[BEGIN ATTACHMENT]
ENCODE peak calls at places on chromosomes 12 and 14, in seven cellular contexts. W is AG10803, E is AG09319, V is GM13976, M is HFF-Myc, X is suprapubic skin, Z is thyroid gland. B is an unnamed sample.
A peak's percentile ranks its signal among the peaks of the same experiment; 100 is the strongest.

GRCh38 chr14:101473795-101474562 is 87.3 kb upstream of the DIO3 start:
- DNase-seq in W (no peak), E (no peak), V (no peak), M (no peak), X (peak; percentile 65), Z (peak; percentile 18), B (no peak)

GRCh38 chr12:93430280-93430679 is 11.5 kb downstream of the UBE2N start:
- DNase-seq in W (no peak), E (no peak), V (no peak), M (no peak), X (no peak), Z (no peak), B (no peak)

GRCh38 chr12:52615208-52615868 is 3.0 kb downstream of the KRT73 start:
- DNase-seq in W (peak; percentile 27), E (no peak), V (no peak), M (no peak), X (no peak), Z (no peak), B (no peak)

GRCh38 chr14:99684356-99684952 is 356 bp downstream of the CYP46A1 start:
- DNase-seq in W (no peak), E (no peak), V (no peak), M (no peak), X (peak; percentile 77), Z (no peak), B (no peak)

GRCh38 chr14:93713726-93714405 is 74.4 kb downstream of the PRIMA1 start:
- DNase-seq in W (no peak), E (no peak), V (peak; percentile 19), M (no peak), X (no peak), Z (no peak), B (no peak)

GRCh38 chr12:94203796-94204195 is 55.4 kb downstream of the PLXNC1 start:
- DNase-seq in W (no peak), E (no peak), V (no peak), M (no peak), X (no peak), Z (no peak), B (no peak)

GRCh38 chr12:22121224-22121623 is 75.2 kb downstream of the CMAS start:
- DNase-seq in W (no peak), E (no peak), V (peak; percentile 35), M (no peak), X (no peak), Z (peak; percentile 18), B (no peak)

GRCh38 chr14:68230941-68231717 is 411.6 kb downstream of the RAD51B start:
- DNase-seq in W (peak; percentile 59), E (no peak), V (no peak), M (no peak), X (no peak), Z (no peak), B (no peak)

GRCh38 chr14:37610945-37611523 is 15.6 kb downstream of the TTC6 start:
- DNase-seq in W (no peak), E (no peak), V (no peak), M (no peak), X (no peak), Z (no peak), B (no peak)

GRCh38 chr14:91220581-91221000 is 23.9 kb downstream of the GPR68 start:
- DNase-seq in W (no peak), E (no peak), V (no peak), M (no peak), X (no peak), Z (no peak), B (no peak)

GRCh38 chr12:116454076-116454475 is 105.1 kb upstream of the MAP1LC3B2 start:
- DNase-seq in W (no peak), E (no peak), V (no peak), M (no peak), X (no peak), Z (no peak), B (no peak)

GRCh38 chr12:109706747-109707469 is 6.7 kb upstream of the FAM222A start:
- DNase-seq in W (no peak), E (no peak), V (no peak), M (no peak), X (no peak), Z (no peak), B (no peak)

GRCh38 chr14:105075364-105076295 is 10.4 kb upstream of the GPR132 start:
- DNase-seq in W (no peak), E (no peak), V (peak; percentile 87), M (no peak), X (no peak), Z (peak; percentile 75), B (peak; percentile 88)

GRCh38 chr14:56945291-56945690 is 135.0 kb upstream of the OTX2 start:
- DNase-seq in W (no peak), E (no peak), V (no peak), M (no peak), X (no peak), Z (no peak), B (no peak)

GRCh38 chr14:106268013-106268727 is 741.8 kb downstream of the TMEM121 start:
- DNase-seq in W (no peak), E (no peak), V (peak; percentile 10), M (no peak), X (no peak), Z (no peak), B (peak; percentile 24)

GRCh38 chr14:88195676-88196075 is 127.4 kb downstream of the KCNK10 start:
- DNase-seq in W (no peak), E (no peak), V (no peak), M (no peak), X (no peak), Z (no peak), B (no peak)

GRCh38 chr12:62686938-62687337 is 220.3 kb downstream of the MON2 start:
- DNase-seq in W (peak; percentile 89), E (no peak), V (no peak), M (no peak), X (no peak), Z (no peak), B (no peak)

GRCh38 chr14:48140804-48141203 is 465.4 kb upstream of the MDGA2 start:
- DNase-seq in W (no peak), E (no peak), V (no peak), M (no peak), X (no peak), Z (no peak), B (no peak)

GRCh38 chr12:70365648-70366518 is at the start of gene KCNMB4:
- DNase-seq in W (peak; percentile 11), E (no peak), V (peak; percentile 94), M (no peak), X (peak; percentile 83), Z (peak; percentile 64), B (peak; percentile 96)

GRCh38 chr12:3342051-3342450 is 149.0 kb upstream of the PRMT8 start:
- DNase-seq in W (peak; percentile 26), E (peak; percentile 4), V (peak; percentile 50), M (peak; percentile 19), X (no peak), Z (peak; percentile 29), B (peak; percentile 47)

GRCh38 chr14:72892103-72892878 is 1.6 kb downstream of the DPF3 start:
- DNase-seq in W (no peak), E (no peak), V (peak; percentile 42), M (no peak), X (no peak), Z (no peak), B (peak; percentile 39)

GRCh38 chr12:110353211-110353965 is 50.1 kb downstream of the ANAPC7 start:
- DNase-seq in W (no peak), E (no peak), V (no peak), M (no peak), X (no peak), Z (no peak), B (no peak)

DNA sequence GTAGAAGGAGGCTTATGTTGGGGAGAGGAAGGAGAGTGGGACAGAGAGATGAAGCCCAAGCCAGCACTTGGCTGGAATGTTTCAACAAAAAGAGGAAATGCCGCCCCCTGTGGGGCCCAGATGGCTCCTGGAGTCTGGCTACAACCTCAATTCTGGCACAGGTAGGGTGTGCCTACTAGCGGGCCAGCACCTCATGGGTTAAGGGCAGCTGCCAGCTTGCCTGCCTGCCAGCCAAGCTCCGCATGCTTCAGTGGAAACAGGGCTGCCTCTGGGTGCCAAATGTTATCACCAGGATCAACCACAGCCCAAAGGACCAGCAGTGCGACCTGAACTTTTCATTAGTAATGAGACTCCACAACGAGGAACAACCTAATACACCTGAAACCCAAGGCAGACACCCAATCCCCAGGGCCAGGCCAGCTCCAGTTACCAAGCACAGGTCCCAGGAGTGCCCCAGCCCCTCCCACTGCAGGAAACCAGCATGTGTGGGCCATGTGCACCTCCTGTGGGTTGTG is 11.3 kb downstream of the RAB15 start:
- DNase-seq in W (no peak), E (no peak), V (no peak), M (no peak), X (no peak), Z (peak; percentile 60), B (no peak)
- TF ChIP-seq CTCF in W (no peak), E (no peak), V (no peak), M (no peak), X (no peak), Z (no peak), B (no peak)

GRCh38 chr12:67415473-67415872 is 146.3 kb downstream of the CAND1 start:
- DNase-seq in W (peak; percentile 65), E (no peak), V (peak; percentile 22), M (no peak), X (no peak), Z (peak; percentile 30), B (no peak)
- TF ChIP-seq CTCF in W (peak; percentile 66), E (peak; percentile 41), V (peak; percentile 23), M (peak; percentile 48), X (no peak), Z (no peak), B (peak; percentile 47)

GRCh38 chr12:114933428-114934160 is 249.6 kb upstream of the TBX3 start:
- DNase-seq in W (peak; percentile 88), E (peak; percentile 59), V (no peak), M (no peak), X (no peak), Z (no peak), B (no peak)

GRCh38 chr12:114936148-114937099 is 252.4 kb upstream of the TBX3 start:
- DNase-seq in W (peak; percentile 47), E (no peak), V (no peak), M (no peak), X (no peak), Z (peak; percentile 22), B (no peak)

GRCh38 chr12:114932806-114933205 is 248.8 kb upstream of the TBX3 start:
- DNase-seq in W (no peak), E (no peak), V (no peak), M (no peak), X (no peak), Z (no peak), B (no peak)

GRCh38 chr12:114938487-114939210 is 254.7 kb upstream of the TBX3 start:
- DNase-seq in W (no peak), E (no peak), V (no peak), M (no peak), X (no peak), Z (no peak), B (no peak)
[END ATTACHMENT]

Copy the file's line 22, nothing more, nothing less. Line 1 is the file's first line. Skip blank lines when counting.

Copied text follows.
- DNase-seq in W (no peak), E (no peak), V (no peak), M (no peak), X (no peak), Z (no peak), B (no peak)